Leinster and Munster set to add to a history of friendly violence
Matches between the provinces never short of an edge but the tribes have amalgamated
Mick Galwey squares up to Victor Costello during the 2001 Celtic League final. Photograph: Morgan Treacy/Inpho
December 2001, the Celtic League final at Lansdowne Road, and all hell is about to break loose.
Munster are shredding the Leinster forwards. The ball bounces off Leo Cullen’s head into Jim Williams palm but he’s met by fellow Australian Keith Gleeson. A 22-year-old Paul O’Connell, Frankie Sheahan and Mick Galwey lump themselves over the ball. Alan Quinlan picks and turns to form a maul (you used to be allowed do that) as Marcus Horan and Peter Clohessy get stuck in. O’Connell peels left, Anthony Foley peels right as blue jerseys are scattered.
The maul collapses but before Williams can carry some more Eric Miller boots a prostrate Foley. He finds the sweet spot right in front Welsh referee Nigel Whitehouse who immediately blows his whistle. Galwey grabs Miller. Victor Costello grabs Galwey. The Claw arrives. Reggie Corrigan calms them down. Paul Wallace – Munster by birth, Leinster by the grace of employment – exchanges words with a strategically late arriving Ronan O’Gara while Quinlan, professional talker then and now, needs herding away by Galway.
Anarchy simmers as Whitehouse pulls a red card from his sock, “Six, away you go.”
“Captains!” he summons. “It is a kick. I have no other alternative but to put him off . . . Calm them down.”
There are only 25 minutes on the clock with Munster, already established as a European force, leading 7-6.
“The courage the players showed was incredible,” said Matt Williams way back when he was Leinster coach. “Everything was against us – a great side, a point against us, a man down and everyone saying we would crash. They didn’t crash, they stood and went for it and won a very famous victory.”
Denis Hickie, Gordon D’Arcy and Shane Horgan stretched their legs as it finished 24-20.
This wasn’t the start of anything for either province. The animosity was already embedded from club days when Shannon, Cork Con, Garryowen and Young Munster journeyed up to Templeville Road, Stradbrook, the Lansdowne back pitch and vice versa on Tom Clifford’s killing field, Temple Hill and Dooradoyle.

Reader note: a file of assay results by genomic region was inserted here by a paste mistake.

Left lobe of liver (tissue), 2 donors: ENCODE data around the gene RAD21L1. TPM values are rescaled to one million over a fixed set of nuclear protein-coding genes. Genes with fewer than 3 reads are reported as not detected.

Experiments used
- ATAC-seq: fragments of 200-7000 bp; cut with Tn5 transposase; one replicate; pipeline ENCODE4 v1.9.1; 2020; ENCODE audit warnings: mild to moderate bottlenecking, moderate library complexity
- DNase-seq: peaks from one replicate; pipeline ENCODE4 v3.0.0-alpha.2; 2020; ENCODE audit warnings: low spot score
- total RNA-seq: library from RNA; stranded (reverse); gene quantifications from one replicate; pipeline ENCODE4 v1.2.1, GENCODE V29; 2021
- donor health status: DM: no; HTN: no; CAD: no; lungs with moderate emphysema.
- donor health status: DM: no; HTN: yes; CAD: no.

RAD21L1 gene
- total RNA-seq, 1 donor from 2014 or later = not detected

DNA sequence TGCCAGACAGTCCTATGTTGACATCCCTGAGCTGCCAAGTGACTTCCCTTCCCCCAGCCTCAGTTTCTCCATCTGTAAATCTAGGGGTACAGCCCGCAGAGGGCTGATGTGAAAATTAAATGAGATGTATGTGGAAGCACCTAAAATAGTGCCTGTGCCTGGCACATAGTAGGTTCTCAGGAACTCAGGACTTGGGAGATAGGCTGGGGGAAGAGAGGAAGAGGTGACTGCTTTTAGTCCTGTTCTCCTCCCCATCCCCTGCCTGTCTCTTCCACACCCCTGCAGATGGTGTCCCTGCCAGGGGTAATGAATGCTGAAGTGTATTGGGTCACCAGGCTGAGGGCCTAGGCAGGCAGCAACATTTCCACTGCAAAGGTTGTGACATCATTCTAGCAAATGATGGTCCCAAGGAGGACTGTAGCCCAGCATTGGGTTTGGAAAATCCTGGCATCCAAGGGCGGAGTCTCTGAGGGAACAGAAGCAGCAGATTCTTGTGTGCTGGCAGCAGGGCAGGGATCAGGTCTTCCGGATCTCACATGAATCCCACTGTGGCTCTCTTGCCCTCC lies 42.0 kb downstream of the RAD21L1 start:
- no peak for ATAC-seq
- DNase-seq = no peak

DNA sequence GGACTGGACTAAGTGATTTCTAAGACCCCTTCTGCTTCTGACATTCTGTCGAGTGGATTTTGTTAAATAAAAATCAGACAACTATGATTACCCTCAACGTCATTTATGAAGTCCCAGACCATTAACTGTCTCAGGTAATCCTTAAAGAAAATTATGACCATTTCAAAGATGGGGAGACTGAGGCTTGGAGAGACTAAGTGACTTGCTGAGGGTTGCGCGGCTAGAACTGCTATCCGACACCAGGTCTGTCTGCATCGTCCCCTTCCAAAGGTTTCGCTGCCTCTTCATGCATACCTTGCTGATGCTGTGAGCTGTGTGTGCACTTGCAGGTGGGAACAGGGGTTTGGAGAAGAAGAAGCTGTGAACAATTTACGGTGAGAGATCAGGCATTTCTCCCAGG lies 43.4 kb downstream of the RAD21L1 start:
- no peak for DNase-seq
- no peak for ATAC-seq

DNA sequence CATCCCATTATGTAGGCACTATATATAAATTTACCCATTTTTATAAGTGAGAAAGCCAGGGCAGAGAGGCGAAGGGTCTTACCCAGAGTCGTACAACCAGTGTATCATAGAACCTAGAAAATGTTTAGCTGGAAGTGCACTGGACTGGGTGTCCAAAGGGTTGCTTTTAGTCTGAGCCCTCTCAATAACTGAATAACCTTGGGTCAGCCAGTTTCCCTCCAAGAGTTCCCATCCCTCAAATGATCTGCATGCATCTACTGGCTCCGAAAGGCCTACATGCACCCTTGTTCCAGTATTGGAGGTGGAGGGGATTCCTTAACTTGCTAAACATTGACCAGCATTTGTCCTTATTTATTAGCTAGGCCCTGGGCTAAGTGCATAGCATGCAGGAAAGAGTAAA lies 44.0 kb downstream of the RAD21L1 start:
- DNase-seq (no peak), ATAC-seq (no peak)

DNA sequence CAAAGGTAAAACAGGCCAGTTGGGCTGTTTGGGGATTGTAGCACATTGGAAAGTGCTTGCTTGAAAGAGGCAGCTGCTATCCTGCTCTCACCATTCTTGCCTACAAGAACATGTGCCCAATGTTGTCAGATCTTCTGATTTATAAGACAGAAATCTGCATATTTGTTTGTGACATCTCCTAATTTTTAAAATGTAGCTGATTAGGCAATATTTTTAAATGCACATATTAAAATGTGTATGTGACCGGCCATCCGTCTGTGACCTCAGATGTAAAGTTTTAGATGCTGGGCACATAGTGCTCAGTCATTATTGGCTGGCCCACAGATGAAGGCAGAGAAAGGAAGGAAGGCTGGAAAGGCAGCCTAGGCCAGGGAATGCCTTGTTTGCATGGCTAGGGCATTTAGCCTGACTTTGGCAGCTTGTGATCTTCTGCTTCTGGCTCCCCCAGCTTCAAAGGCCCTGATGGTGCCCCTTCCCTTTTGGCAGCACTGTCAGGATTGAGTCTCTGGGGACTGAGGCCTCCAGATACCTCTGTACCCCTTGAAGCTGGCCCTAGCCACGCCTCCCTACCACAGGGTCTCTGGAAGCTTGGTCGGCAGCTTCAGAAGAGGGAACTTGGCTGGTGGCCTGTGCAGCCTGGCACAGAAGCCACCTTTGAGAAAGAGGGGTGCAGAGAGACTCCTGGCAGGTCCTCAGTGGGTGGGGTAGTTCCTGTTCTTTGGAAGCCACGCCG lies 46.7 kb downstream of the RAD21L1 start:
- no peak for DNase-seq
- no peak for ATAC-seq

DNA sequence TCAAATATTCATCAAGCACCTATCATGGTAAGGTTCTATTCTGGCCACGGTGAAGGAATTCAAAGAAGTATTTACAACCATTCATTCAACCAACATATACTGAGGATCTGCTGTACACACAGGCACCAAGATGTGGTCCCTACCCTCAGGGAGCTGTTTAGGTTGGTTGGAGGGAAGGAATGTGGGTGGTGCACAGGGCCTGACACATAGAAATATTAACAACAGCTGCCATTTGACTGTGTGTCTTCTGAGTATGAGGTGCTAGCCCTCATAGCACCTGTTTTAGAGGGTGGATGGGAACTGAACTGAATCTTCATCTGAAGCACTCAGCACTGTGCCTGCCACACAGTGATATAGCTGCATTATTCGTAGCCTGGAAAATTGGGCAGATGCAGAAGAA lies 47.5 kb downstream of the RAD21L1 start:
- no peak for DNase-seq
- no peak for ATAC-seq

This spectacle merely provided confirmation that the tribes had amalgamated. The love triangle – Felipe, Rog, Leamy – was still a few seasons off.
October 2009, a sticky RDS night, and Munster are beaten all ends up. Trailing 20-0 with bubbling animosity and 27 minutes still to play, Simon McDowell is swallowed by a lineout when Denis Fogarty throws early. Ructions; Stan Wright and Denis Leamy exchange meaty but inaccurate punches and the officials have no idea what is really going on. Eoin Reddan, another blue-clad child of Limerick, natters in the referee’s ear.
“Number three and six, you are here to play rugby, leave the rest to me.”
Leamy appears to disagree with this plan. The crowd sense impending violence. O’Connell forms his maul but by then long Leinster levers hold firm. McDowell’s whistle gets a loud shrill when Leamy attempts to tear Nathan Hines’ head from his body. But something far worse has happened down below. When the steam evaporates dark blood pours from Cian Healy’s eye brow. The young prop needs serious attention but he’s up looking for any one of them, all of them will do.
O’Connell switches into Kofi Annan mode, “Are you allowed collapse the maul?”
“Keep him back,” McDowell instructs Jamie Heaslip as Professor Arthur Tanner finally gets hold of Healy to clean the mess. Cullen sarcastically claps his hands and gives the red captain a thumbs up.
The ref understandably missed the trampling but his linesman intervenes, “Three red stamp to the head.”
O’Connell leans down: “He has to go. Three blue.”
McDowell, perhaps thrown by this helpful intervention, needs to triple check that it’s “three red?”
As the card comes out for John Hayes, O’Connell roars, “He was pulling the maul down. Ah ref, no way!” Leamy is less diplomatic, “That’s a joke.” A lovely Cork lilt chimes in, to further frazzle the Ulster official, as Johnny Sexton calmly lines up another three points.
“John’s an excellent character and the type of person he is, it’s very difficult to see him put himself in a position like that,” said Munster coach Tony McGahan before the disciplinary hearing. “We have our own views and John’s views on the situation, but there was certainly no intent there whatsoever. We’ve the best people on the job so we’ll let it play out.”
There will be more blood this Saturday, but really they love each other. The Bull’s ban was reduced by a week, for good behaviour, allowing the opposing props to pal up for Healy’s international debut against Australia.
Two years later in Thomond Park, a Keith Earls special and scrum-penalty-try captured Munster’s last trophy in a fine mugging the week after Leinster’s miracle match at the Millennium stadium.
Plenty of historical precedent then.